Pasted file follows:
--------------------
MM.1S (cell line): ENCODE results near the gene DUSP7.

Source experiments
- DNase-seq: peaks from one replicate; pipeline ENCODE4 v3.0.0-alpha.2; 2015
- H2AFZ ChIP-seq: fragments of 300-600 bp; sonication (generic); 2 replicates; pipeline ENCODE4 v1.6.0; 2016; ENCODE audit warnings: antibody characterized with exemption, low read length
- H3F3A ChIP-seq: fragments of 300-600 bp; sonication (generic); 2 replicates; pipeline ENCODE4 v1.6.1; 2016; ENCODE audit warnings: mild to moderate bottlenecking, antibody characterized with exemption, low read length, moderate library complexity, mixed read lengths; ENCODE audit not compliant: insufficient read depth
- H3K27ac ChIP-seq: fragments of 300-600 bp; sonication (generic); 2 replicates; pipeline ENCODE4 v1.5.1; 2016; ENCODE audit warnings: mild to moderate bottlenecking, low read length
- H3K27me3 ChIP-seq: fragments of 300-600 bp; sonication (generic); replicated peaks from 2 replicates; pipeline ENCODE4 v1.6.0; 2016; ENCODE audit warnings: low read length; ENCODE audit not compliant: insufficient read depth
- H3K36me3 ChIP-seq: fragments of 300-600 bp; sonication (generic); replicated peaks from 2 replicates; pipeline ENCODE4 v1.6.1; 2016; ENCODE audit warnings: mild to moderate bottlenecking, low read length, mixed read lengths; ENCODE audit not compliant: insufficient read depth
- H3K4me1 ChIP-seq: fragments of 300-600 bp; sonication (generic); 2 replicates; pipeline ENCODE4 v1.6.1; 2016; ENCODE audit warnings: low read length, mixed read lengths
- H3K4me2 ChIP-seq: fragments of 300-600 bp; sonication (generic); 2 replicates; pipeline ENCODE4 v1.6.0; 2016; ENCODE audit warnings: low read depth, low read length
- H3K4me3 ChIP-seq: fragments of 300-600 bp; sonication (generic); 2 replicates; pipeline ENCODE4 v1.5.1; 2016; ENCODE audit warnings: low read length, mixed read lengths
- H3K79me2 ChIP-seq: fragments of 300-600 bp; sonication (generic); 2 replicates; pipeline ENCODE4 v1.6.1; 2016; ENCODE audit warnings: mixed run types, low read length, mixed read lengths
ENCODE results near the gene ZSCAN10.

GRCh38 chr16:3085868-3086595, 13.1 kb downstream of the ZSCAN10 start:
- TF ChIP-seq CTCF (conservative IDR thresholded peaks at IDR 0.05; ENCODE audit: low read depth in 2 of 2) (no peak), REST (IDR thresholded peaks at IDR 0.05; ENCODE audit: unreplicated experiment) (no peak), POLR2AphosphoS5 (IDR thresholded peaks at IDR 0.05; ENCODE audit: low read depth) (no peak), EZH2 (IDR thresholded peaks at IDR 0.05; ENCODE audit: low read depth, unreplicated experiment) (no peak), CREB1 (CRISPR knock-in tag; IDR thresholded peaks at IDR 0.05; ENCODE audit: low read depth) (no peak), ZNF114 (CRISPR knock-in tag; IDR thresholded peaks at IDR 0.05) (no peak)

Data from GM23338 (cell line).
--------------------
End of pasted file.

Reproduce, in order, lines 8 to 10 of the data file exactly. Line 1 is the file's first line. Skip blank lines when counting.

- H3K36me3 ChIP-seq: fragments of 300-600 bp; sonication (generic); replicated peaks from 2 replicates; pipeline ENCODE4 v1.6.1; 2016; ENCODE audit warnings: mild to moderate bottlenecking, low read length, mixed read lengths; ENCODE audit not compliant: insufficient read depth
- H3K4me1 ChIP-seq: fragments of 300-600 bp; sonication (generic); 2 replicates; pipeline ENCODE4 v1.6.1; 2016; ENCODE audit warnings: low read length, mixed read lengths
- H3K4me2 ChIP-seq: fragments of 300-600 bp; sonication (generic); 2 replicates; pipeline ENCODE4 v1.6.0; 2016; ENCODE audit warnings: low read depth, low read length